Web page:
lymphatic system. There are two major categories of lymphoma: Hodgkin lymphoma
and non-Hodgkin lymphoma. Hodgkin lymphoma is distinguished from other types
of lymphoma by the presence of one characteristic type of cell, known as the
Reed-Sternberg cell. The Reed-Sternberg cell generally expresses CD30.
Systemic ALCL is an aggressive type of T-cell non-Hodgkin lymphoma that also
expresses CD30.

About ADCETRIS

ADCETRIS (brentuximab vedotin) is an ADC comprising an anti-CD30 monoclonal
antibody attached by a protease-cleavable linker to a microtubule disrupting
agent, monomethyl auristatin E (MMAE), utilizing Seattle Genetics’ proprietary
technology. The ADC employs a linker system that is designed to be stable in
the bloodstream but to release MMAE upon internalization into CD30-expressing
tumor cells.

ADCETRIS was granted accelerated approval by the FDA in August 2011 and
approval with conditions by Health Canada in February 2013 for two
indications: (1) the treatment of patients with HL after failure of autologous
stem cell transplant (ASCT) or after failure of at least two prior multi-agent
chemotherapy regimens in patients who are not ASCT candidates, and (2) the
treatment of patients with sALCL after failure of at least one prior
multi-agent chemotherapy regimen. The indications for ADCETRIS are based on
response rate. There are no data available demonstrating improvement in
patient-reported outcomes or survival with ADCETRIS.

ADCETRIS was granted conditional marketing authorization by the European
Commission in October 2012 for the treatment of adult patients with relapsed
or refractory CD30+ Hodgkin lymphoma (HL): (1) following autologous stem cell
transplant (ASCT), or (2) following at least two prior therapies when ASCT or
multi-agent chemotherapy is not a treatment option. ADCETRIS is indicated for
the treatment of adult patients with relapsed or refractory sALCL. See
important safety information below.

Seattle Genetics and Millennium are jointly developing ADCETRIS. Under the
terms of the collaboration agreement, Seattle Genetics has U.S. and Canadian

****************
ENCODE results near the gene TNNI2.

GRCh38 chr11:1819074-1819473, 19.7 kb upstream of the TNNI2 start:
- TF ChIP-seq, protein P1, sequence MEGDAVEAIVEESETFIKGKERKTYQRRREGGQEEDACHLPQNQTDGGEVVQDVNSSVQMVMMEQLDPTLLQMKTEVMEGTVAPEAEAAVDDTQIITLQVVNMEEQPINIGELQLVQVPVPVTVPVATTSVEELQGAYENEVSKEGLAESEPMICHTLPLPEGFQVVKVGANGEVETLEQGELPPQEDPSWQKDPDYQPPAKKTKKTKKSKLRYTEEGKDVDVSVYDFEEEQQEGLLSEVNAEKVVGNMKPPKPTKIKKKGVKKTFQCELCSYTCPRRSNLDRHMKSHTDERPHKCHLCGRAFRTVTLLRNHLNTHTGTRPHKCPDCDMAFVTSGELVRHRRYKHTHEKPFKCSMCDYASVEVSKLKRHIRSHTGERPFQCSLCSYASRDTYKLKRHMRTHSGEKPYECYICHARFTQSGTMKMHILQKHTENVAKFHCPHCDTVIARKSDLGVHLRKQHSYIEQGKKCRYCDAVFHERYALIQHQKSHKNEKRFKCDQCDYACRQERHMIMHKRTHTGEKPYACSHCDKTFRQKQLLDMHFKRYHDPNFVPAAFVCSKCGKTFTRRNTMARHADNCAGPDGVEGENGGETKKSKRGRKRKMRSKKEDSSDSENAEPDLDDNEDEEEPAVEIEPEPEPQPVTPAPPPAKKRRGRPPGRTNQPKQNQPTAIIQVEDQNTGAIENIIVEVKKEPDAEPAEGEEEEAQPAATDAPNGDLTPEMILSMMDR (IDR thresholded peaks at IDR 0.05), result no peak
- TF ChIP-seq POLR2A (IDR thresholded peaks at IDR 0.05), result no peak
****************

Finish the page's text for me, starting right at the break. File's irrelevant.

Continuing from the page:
commercialization rights and the Takeda Group has rights to commercialize
ADCETRIS in the rest of the world. Seattle Genetics and the Takeda Group are
funding joint development costs for ADCETRIS on a 50:50 basis, except in Japan
where the Takeda Group is solely responsible for development costs.

About Seattle Genetics

Seattle Genetics is a biotechnology company focused on the development and
commercialization of monoclonal antibody-based therapies for the treatment of
cancer. The company’s lead program, ADCETRIS (brentuximab vedotin), received
accelerated approval from the U.S. Food and Drug Administration in August 2011
and approval with conditions from Health Canada in February 2013 for two
indications. In addition, under a collaboration with Millennium: The Takeda
Oncology Company, ADCETRIS received conditional approval from the European
Commission in October 2012. Seattle Genetics also has four other
clinical-stage ADC programs: SGN-75, ASG-5ME, ASG-22ME and SGN-CD19A. Seattle
Genetics has collaborations for its ADC technology with a number of leading
biotechnology and pharmaceutical companies, including AbbVie (formerly
Abbott), Agensys (an affiliate of Astellas), Bayer, Celldex Therapeutics,
Daiichi Sankyo, Genentech, GlaxoSmithKline, Millennium, Pfizer and Progenics,
as well as ADC co-development agreements with Agensys and Genmab. More
information can be found at www.seattlegenetics.com.

U.S. Important Safety Information

BOXED WARNING

Progressive multifocal leukoencephalopathy (PML): JC virus infection resulting
in PML and death can occur in patients receiving ADCETRIS.

Contraindication:

Concomitant use of ADCETRIS and bleomycin is contraindicated due to pulmonary
toxicity.

Warnings and Precautions:

  *Peripheral neuropathy: ADCETRIS treatment causes a peripheral neuropathy